The Bill also proposes to set the cap for the year starting on 1 July 2012 at $811,072,000.

Portfolio Budget Statements—Australian Research Council

Proposed expenditure under the Act as shown in the Portfolio Budget Statements for the ARC in the 2009–10 Budget is as follows:

Program 1.1: Discovery—research and research training

Australian Research Council Act 2001

Special Appropriations:  2009-10   2010-11 2011-12 2012-13
($000) 372,406    422,811   478,352 526,742

Program 1.2: Linkage–cross sector research partnerships

($000)  280,425  284,529 323,344  328,329
Total   ($ million) 652.8 707.3  801.7 855.0

There are differences between the amounts shown in Portfolio Budget Statements and the Bill as shown in the following table:

 

2009-10

2010-11

2011-12

2012-13

As shown in the Portfolio Budget Statements

652.8

707.3

801.7

855.1

As proposed in the Bill

652.8

695.9

774.2

811.1

Difference

0.0

-11.4

-27.5

-44.0

The figures for 2009–10 are identical but when the figures are compared for the later financial years, the funding caps proposed in the Bill are less than the proposed expenditure shown in the Portfolio Budget Statements.

Main provisions

Schedule 1

Division 1 of Part 7 relates to financial assistance for approved research programs. Item 1 amends subsection 48(2) of this Division to include reference to the financial year starting on 1 July 2012.

As discussed above, item 2 proposes to substitute paragraphs 49(j), (k) and (l) to amend the funding caps for the financial years starting on 1 July 2009, 2010 and 2011. Proposed paragraph 49(m) to be inserted includes a reference to the financial year starting on 1 July 2012.

Members, Senators and Parliamentary staff can obtain further information from the Parliamentary Library on (02) 6277 2784.

top


[1].       Australian Research Council (ARC), ‘Welcome to the Australian Research Council website’, ARC website, viewed 11 February 2010, http://www.arc.gov.au/

[2].       Ibid.

[3].       Ibid.

[4].       Explanatory Memorandum, Australian Research Council Amendment Bill 2010, p. 1.

[5].       Australian Government, Responding to the Australia 2020 Summit, Canberra, 2009, p. 1, viewed 19 February 2010, http://www.australia2020.gov.au/docs/government_response/2020_summit_response_full.pdf

[6].       Ibid., p. 113.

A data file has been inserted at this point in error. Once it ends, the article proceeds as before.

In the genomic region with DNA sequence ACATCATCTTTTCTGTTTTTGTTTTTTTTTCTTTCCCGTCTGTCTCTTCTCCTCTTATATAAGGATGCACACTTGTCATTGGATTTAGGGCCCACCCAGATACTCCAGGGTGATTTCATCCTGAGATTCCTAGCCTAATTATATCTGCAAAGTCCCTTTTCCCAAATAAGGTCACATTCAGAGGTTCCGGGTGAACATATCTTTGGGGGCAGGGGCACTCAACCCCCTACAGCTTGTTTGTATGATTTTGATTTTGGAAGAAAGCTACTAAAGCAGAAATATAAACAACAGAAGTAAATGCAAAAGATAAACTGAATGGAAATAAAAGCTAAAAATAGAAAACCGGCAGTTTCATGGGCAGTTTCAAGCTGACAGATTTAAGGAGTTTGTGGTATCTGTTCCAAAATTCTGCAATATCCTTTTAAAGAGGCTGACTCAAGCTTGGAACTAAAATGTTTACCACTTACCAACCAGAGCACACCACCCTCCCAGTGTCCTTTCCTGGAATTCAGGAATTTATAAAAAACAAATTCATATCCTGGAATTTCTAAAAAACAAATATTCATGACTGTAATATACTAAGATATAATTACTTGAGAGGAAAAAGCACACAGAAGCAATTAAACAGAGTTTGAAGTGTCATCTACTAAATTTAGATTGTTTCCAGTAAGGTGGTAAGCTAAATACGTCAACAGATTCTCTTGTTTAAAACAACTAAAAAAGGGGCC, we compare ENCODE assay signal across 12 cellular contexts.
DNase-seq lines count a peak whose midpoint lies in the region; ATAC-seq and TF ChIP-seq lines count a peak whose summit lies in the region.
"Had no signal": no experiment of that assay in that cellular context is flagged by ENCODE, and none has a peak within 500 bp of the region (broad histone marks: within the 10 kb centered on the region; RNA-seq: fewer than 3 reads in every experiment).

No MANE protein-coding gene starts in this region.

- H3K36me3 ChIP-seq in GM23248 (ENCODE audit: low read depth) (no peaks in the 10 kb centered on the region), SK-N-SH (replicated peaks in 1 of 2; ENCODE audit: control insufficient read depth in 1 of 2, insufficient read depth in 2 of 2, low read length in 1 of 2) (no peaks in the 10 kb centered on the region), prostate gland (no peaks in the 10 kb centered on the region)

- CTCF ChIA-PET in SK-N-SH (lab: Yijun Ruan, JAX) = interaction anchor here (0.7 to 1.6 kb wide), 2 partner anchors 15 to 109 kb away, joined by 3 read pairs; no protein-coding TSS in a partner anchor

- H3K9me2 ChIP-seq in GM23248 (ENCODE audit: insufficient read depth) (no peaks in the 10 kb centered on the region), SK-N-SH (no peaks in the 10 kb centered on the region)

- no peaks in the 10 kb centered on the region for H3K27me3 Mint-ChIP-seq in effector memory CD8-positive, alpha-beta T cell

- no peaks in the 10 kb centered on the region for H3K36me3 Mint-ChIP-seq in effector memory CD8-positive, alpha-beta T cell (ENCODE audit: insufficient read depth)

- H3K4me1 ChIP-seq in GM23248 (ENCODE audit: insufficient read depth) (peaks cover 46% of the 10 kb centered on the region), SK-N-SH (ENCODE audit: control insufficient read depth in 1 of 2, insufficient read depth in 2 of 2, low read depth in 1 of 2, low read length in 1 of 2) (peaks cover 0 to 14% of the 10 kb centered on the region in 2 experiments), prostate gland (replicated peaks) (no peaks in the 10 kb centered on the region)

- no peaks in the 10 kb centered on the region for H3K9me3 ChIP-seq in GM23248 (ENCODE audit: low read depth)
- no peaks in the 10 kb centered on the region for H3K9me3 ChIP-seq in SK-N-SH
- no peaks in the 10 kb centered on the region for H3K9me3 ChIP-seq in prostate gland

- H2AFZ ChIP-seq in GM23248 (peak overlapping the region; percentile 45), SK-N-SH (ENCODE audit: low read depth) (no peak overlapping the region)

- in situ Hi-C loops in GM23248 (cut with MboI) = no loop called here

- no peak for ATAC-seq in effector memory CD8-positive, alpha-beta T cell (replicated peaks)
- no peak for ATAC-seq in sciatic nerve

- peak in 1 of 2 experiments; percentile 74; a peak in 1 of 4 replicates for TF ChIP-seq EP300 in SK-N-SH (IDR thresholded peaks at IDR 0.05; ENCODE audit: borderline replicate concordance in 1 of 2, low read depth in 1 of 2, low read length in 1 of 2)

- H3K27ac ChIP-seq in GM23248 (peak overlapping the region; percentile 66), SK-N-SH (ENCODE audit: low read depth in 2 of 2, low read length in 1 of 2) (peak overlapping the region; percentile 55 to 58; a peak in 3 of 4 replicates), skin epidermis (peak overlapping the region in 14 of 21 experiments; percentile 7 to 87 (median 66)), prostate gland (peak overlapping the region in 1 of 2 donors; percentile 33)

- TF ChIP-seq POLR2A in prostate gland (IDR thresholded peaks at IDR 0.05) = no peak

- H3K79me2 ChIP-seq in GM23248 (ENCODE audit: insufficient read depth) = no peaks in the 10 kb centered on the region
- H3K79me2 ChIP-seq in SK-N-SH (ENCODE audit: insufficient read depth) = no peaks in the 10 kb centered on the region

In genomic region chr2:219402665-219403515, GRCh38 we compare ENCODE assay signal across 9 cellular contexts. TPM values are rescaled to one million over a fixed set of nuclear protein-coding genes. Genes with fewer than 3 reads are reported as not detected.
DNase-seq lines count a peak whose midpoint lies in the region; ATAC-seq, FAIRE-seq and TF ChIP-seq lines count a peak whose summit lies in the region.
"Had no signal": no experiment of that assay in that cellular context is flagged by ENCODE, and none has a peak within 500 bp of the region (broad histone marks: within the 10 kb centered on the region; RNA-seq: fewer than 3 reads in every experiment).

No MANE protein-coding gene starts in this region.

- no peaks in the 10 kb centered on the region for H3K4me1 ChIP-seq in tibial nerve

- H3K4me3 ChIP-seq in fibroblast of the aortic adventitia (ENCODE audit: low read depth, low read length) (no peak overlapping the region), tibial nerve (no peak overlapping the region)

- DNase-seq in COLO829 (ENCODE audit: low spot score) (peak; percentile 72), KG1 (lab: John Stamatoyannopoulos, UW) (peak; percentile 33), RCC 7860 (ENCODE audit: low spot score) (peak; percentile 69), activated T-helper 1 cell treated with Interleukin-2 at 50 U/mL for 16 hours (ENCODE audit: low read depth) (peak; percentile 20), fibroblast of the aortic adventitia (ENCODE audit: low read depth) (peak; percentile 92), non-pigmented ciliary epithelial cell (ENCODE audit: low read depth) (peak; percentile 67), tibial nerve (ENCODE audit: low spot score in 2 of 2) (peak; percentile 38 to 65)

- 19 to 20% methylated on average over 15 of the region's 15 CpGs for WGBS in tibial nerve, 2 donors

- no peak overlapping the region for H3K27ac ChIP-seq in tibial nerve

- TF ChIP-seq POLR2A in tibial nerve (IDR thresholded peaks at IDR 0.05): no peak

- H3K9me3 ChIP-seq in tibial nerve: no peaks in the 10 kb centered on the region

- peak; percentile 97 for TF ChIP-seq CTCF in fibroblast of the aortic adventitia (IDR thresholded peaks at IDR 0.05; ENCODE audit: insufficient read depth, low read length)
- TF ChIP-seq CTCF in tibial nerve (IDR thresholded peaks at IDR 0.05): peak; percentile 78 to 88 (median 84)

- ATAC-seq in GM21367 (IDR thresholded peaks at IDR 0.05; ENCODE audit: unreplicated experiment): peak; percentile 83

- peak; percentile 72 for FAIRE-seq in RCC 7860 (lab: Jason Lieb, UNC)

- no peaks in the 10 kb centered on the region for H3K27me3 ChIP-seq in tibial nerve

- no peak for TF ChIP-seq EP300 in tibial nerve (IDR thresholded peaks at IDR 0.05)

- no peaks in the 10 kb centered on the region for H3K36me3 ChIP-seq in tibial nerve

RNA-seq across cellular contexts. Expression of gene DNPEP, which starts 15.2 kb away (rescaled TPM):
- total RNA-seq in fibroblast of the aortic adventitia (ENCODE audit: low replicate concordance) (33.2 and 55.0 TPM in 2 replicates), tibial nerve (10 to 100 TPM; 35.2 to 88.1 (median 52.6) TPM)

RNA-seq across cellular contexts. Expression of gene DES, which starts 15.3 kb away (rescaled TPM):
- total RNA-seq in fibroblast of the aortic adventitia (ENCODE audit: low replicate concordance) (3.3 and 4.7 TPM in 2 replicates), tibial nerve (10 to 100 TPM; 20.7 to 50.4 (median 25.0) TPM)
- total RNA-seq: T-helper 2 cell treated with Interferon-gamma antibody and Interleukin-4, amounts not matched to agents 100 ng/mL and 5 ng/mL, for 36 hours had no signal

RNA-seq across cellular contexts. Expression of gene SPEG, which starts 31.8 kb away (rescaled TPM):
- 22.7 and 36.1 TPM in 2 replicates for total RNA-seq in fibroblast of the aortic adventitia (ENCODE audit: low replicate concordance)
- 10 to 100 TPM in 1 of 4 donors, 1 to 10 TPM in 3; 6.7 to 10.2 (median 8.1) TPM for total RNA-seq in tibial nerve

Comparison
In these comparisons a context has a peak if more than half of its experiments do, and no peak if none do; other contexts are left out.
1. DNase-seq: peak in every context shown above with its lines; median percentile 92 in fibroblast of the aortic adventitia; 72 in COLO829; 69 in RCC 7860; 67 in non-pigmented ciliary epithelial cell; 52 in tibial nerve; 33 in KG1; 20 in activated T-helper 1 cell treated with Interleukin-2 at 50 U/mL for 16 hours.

[7].       Ibid., p. 113.

[8].       Australian Government, ‘Part 2: Expense measures’, Budget measures: budget paper no. 2: 2009–10, Commonwealth of Australia, Canberra, 2009, viewed 19 February 2010, http://www.budget.gov.au/2009-10/content/bp2/html/bp2_expense-20.htm 

[9].       K Carr (Minister for Innovation, Industry, Science and Research), $50 Million Bionic Eye research projects announced, media release, 15 December 2009, viewed 11 February 2010, http://minister.innovation.gov.au/Carr/Pages/50MILLIONBIONICEYERESEARCHPROJECTSANNOUNCED.aspx

[10].     Ibid.

[11].     K Carr, Super Science Initiative, media release, 12 May 2009, viewed 15 February 2010, http://minister.innovation.gov.au/Carr/Pages/SUPERSCIENCEINITIATIVE.aspx

[12].     Australian Government, ‘Part 2: Expense measures’, Budget measures: budget paper no. 2: 2009–10, op. cit.

[13].     Department of Innovation, Industry, Science and Research, ‘Fact sheet: Innovation Powering Ideas: an Innovation Agenda for the 21st Century’, Canberra, 2009, viewed 15 February 2010, http://www.innovation.gov.au/General/Corporate/Documents/supersciencefellowships_budgetfactsheet0910.pdf

[14].     Ibid.

[15].     National ICT Australia (NICTA), ‘About NICTA’, NICTA website, viewed 16 February, 2010, http://www.nicta.com.au/about

[16].     Ibid.

[17].     Ibid.

[18].     K Carr and S Conroy, Budget 2009: Providing certainty for National ICT Australia, joint  media release, 12 May 2009, viewed 22 February 2010, http://www.minister.dbcde.gov.au/media/media_releases/2009/036/

[19].     Ibid.

[20].     Australian Government, Budget measures: budget paper no.2: 2009–10, op. cit., p. 119.

[21].     Explanatory Memorandum, op. cit., p. 1.

[22].     Funding cap is defined in section 47 of the Australian Research Council Act 2001: ‘funding cap for a year to which this Division applies means the amount set out in section 49 for that year’.

[23].     Australian Research Council Act 2001, section 49.

 

Contact officer and copyright details

Moira Coombs
24 February 2010
Bills Digest Service
Parliamentary Library

Back to top


Facebook LinkedIn Twitter Add | Email Print